A majority of businesses in the world fall under the category of “Small Businesses”. If you are a Small Business owner, with the lockdown currently in place and an emerging new market that seems quite unpredictable, it’s a good time to evaluate (or re-evaluate) the directions and choices regarding your business and strengthen your foundations for the future.

Running a business in the 21st century not only needs a deep knowledge of well-established business strategies but also adds the dimension of online and digital marketing practices. Businesses need to establish their presence not only in the real world but also online as potential customers often look up information about you on the internet before ever visiting your store.

The first in this 3 part blog series written with BluOne India explains the ideal scenarios and research that must be performed by those people who want to start a new small business with 5 or fewer employees or are still in the early stages of a recent small venture. BluOne India delivers smart solutions through health care revenue cycle management, user experiences, education, technology, branding, and marketing.

The first thing any business needs is a problem that their potential customers are facing, which they solve. This is called the Problem Finding approach. You either address an existing problem in the market (Like UBER addressed the waiting in the sun for cabs and rickshaws problem), or you create a problem that your solution fixes by doing existing things better (like the use of Cars and Bikes when going on foot or cycles is not exactly a problem, just a worse way of getting around).

The solution that your business presents to people has to, obviously, solve the given problem that you are addressing, and on top of that has to be User-Centric, meaning that the user should be able to use your product with a certain degree of ease (this is where terms like user experience and user interface come in). Seeing what things people care about is essential in solving their problem, for example, when it comes to taxi apps, people care about how long they need to wait for their driver, what their location is during the ride and how long it will take them to reach their destination. All 3 of these are readily viewable and constantly updated in all such apps.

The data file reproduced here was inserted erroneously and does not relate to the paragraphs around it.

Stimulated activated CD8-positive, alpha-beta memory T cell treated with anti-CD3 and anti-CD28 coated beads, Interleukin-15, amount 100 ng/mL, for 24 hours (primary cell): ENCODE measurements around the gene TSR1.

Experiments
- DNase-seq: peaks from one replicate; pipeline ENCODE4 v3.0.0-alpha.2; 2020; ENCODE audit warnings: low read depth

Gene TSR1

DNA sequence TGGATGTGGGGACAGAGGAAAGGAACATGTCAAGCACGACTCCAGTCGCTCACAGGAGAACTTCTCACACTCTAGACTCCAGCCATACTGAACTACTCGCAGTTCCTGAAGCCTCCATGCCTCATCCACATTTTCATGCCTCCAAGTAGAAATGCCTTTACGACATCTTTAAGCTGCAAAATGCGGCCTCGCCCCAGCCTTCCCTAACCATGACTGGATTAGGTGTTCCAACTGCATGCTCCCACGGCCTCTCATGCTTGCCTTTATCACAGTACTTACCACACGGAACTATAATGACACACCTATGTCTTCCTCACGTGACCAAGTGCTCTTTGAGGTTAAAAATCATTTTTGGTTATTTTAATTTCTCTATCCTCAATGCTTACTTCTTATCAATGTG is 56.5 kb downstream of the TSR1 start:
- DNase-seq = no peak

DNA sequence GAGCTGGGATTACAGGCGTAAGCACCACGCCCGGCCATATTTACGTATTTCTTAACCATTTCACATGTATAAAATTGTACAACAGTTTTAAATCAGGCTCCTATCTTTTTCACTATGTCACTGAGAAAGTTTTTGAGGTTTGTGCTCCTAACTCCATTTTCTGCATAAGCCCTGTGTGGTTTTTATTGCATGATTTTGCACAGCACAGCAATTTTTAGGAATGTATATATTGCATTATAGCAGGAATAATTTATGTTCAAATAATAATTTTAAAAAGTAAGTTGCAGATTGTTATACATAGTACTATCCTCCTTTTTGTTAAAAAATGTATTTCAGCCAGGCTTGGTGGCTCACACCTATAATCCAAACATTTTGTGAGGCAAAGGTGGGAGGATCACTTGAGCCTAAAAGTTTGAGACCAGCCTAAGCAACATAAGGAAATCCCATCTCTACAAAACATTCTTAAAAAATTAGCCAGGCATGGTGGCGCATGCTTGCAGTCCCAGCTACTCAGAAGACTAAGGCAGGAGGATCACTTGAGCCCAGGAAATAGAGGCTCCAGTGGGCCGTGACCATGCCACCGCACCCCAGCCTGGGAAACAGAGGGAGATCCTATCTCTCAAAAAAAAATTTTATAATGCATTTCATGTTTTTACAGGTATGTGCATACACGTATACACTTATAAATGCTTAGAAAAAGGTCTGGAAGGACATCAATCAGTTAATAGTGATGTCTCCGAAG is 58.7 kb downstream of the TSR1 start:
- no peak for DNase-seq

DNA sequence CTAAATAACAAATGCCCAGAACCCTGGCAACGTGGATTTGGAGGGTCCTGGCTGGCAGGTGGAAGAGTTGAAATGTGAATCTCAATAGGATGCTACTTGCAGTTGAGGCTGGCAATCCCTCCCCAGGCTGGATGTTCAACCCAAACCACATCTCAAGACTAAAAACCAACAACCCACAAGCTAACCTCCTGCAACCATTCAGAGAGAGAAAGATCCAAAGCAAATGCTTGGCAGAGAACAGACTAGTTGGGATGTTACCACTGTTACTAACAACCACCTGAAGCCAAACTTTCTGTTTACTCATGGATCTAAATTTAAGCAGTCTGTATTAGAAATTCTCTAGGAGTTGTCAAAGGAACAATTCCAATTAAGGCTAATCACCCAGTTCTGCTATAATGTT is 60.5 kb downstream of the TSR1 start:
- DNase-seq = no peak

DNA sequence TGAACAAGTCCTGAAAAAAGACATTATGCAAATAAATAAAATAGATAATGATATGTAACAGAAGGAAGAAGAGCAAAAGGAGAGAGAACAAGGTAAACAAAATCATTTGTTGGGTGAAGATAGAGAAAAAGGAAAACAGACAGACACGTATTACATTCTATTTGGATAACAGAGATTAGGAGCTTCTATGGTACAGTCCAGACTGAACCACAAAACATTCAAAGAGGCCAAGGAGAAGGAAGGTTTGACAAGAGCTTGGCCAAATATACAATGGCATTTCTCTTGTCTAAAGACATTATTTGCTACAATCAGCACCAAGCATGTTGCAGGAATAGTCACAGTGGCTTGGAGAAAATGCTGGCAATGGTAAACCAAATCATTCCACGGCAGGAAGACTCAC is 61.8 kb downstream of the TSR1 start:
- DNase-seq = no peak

Once the “Problem” and “Solution” have been identified, you need to know exactly who your target audience is. Detailed research of potential customers based on their geographies, income groups, gender, and professions allows you to create a “Consumer Persona” of a typical individual who would be using your product or service. Doing this lets you understand your ideal customer by listing out their:

  • Motivations
  • Goals
  • Vision
  • Personality Traits
  • Fears

Whether young or old, in India or the US, it is necessary to do the research and have such “Persona Templates” customized for all the different types of consumers who would be interested in your business. For example, you might think that advertising men’s products specifically to men might be the right strategy, but it leads to low sales for some businesses. Women are heads of households when it comes to making buying choices, and wives and girlfriends quite often buy men’s products for their partners. This is a section of your target audience you would miss out on if you didn’t do your research well enough when creating a “Consumer Persona”.